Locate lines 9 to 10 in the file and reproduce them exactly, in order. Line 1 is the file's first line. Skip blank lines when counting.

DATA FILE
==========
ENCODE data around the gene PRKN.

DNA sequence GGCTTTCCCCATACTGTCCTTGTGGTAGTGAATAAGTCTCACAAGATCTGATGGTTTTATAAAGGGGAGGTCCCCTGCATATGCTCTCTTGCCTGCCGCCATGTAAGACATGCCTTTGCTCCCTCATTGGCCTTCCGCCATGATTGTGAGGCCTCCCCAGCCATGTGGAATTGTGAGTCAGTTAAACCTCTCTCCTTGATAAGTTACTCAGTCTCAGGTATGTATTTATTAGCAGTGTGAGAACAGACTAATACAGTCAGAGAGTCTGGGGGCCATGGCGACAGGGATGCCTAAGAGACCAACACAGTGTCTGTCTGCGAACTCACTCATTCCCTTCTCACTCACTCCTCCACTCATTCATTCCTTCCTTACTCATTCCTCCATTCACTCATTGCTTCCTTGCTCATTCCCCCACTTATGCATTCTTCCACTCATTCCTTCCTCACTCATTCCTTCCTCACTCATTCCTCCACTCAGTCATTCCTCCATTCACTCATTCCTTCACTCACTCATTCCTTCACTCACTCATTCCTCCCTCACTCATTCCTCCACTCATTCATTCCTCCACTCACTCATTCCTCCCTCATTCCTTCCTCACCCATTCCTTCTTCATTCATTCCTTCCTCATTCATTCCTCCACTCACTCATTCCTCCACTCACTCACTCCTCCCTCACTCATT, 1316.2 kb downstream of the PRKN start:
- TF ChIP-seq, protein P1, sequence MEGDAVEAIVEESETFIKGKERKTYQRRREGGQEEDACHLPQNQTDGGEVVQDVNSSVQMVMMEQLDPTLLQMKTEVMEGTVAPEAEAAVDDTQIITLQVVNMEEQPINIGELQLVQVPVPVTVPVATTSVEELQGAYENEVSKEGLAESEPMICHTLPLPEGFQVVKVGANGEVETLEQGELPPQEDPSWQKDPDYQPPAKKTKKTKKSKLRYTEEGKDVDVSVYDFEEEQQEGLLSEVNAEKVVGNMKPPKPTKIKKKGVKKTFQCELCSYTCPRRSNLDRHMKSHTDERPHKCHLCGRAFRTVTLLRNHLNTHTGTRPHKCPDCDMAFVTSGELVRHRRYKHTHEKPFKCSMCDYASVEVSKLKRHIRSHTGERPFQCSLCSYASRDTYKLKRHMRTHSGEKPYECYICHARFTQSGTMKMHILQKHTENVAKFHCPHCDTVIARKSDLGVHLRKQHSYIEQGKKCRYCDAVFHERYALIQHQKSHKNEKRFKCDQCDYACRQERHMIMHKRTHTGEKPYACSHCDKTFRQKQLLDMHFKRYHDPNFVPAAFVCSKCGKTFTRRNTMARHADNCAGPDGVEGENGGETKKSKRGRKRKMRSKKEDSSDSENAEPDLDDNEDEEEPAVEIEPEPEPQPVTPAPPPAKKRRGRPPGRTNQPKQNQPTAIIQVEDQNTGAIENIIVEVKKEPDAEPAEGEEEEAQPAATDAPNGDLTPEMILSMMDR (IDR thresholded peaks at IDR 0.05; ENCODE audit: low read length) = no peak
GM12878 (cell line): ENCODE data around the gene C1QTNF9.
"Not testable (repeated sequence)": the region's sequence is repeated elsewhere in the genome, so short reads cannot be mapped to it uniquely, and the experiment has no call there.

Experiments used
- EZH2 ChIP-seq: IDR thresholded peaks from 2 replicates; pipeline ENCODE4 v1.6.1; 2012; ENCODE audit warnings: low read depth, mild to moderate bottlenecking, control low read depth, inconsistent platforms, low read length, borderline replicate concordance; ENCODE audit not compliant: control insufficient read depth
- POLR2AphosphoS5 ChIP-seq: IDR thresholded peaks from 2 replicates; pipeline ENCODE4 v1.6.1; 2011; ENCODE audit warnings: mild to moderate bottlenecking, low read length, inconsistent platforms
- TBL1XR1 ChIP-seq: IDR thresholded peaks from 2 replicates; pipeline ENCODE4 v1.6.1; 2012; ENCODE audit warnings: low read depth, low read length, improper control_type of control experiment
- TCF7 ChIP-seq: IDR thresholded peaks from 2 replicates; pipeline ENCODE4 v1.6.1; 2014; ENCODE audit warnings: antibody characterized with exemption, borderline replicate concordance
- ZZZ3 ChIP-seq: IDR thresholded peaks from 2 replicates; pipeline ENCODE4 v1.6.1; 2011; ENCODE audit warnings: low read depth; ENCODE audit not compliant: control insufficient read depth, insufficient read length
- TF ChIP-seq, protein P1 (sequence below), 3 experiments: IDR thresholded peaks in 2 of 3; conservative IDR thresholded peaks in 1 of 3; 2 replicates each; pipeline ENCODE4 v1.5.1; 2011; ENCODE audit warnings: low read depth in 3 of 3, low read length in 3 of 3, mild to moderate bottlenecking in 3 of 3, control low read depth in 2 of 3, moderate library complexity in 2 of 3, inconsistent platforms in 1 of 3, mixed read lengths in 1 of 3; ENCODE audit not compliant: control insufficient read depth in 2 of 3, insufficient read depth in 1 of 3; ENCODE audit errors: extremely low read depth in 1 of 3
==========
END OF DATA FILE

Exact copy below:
- TBL1XR1 ChIP-seq: IDR thresholded peaks from 2 replicates; pipeline ENCODE4 v1.6.1; 2012; ENCODE audit warnings: low read depth, low read length, improper control_type of control experiment
- TCF7 ChIP-seq: IDR thresholded peaks from 2 replicates; pipeline ENCODE4 v1.6.1; 2014; ENCODE audit warnings: antibody characterized with exemption, borderline replicate concordance